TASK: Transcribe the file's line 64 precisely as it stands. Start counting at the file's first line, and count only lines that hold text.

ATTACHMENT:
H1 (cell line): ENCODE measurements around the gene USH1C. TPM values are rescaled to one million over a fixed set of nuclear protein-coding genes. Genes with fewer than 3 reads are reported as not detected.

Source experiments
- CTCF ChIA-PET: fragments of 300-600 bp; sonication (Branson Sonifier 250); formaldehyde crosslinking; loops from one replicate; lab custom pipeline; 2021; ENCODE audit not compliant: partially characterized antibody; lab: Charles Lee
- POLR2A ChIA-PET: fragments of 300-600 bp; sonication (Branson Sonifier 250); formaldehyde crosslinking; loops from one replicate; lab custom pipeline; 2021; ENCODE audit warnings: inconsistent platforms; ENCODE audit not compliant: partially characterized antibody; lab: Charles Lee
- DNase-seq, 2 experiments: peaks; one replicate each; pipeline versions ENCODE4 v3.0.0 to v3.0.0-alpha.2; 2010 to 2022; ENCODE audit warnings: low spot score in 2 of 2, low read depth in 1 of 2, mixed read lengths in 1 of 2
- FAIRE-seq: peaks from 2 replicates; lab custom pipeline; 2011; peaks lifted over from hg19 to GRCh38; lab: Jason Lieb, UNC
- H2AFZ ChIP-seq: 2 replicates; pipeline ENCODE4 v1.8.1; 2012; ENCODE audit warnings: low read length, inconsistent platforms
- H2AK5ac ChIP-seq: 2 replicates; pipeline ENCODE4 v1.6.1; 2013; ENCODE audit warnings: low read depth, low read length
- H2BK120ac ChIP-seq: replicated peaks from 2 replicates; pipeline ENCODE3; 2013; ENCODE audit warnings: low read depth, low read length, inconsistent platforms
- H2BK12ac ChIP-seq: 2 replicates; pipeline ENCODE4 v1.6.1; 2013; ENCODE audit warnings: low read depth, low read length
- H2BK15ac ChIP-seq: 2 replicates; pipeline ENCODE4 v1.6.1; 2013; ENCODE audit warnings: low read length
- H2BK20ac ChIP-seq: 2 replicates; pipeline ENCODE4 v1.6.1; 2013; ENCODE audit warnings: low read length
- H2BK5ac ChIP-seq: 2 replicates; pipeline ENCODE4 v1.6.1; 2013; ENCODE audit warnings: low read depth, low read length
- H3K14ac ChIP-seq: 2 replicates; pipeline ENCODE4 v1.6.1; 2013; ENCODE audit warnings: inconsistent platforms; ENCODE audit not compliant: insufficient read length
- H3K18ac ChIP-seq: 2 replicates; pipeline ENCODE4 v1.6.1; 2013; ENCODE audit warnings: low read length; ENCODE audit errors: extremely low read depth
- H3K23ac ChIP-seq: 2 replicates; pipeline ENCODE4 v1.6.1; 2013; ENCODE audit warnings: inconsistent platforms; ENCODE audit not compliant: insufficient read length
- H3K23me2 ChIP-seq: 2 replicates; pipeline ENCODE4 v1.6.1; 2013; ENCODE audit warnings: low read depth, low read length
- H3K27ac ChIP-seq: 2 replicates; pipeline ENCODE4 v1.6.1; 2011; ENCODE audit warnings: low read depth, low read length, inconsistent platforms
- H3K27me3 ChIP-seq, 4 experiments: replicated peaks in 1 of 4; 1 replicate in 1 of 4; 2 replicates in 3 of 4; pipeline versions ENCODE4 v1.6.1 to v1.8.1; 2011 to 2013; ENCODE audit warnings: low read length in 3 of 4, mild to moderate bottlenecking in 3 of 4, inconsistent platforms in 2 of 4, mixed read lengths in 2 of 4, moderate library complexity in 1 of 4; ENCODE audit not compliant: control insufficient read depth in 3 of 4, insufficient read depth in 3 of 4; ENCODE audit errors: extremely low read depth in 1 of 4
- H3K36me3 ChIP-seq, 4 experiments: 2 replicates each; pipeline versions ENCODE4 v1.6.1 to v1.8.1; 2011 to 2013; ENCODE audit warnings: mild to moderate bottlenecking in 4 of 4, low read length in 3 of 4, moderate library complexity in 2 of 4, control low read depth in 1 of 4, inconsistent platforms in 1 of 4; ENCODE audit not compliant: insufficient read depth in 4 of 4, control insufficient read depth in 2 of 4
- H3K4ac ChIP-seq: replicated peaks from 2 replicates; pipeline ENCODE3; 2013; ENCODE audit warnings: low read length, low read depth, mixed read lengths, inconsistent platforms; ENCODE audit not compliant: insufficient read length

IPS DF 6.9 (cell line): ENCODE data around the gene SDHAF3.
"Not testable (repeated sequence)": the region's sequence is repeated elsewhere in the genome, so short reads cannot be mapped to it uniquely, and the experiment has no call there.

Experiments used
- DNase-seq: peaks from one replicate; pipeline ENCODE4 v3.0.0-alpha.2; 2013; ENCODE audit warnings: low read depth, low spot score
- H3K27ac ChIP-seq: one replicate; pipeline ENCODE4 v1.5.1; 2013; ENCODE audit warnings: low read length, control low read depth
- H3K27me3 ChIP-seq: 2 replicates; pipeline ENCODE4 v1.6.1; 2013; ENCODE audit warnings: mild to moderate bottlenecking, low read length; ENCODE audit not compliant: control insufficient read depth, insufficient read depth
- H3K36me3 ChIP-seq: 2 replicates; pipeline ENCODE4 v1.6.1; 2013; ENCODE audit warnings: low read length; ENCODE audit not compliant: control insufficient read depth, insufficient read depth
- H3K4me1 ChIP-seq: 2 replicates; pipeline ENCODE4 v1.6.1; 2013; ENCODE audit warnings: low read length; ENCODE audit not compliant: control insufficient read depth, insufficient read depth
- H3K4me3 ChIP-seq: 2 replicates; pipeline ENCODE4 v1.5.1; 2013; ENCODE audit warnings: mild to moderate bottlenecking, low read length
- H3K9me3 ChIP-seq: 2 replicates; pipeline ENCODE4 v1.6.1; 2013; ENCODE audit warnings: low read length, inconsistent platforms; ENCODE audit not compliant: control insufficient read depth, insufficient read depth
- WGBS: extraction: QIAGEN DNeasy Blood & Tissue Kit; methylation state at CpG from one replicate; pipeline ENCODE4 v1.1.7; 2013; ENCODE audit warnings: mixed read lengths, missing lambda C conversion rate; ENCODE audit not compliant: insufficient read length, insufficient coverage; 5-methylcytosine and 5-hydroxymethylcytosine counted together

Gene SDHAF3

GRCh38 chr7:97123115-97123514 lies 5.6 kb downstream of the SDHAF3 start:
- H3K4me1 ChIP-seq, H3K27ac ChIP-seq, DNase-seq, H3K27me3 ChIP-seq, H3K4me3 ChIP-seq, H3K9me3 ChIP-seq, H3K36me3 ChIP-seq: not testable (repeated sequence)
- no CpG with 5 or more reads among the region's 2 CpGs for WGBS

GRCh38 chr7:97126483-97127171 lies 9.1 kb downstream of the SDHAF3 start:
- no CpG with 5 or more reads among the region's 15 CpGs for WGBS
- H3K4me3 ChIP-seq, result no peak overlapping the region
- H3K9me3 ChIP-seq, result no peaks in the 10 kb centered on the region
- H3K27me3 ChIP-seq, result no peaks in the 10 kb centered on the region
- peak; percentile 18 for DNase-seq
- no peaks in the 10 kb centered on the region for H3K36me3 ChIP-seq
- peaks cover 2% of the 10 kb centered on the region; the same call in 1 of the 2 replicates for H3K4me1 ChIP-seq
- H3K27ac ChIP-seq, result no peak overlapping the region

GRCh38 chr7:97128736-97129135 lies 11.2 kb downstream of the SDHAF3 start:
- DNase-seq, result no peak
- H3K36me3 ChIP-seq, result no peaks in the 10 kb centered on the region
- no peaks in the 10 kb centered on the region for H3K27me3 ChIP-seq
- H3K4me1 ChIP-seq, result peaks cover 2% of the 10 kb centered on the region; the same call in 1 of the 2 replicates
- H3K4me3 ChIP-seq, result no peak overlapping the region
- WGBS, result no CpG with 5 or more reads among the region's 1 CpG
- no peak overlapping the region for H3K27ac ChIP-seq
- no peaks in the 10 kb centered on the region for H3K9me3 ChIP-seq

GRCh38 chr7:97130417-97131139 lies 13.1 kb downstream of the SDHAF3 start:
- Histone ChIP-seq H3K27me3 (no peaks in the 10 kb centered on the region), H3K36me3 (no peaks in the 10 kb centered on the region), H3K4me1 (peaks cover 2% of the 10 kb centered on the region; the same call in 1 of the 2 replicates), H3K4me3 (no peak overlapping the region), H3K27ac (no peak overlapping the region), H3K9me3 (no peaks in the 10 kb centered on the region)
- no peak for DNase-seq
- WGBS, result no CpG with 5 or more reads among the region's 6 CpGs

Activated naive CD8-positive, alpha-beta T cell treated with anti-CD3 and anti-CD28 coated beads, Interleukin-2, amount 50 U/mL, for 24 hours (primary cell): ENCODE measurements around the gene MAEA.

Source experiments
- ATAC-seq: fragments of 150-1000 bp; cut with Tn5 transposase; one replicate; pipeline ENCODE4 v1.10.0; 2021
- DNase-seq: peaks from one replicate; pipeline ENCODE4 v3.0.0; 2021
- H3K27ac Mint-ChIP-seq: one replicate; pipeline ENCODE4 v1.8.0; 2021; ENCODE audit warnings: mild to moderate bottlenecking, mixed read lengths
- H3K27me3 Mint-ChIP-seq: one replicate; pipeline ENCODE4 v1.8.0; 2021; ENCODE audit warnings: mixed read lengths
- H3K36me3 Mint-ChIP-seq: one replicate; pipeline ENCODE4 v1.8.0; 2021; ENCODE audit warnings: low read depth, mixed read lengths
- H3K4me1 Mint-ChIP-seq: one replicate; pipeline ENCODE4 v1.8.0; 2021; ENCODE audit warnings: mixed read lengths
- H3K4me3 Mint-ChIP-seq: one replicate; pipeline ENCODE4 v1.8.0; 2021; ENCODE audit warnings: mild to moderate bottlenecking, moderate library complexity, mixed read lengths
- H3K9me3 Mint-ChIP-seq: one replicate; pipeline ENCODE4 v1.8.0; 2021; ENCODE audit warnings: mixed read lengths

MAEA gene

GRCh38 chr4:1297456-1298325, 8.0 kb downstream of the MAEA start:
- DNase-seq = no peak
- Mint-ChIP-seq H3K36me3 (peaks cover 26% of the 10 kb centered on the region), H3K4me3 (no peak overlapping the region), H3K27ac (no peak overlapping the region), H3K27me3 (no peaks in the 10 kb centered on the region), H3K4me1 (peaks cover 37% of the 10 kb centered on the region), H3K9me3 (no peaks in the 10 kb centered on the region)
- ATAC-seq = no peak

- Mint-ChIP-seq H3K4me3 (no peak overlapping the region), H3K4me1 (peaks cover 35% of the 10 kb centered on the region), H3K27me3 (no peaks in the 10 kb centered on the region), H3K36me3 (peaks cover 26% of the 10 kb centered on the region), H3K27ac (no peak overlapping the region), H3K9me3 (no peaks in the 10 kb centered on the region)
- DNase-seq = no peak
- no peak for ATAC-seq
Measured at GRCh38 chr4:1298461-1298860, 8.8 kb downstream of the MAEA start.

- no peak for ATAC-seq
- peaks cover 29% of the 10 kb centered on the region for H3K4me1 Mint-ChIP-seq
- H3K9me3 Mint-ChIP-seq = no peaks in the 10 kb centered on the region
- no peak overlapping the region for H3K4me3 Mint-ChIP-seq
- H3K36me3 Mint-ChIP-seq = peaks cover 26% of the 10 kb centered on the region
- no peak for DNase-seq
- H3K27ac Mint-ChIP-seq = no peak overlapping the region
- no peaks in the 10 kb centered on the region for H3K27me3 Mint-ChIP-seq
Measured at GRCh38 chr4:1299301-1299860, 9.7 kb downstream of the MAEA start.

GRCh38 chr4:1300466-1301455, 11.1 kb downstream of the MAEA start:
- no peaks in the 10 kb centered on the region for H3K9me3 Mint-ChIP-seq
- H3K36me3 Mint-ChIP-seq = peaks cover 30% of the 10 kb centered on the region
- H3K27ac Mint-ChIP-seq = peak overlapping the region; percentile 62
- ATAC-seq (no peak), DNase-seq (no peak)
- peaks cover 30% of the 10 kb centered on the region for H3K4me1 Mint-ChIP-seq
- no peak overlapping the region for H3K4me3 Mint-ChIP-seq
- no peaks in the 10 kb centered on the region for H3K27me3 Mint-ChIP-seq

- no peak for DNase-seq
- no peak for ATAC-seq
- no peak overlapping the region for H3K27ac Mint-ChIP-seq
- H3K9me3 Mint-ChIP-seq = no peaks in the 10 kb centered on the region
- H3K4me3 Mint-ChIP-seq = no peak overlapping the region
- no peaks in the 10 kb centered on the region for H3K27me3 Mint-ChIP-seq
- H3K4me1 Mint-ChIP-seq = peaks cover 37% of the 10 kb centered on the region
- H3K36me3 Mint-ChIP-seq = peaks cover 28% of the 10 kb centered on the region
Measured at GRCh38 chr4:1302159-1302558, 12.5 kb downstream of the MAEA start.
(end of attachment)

- H3K27me3 Mint-ChIP-seq: one replicate; pipeline ENCODE4 v1.8.0; 2021; ENCODE audit warnings: mixed read lengths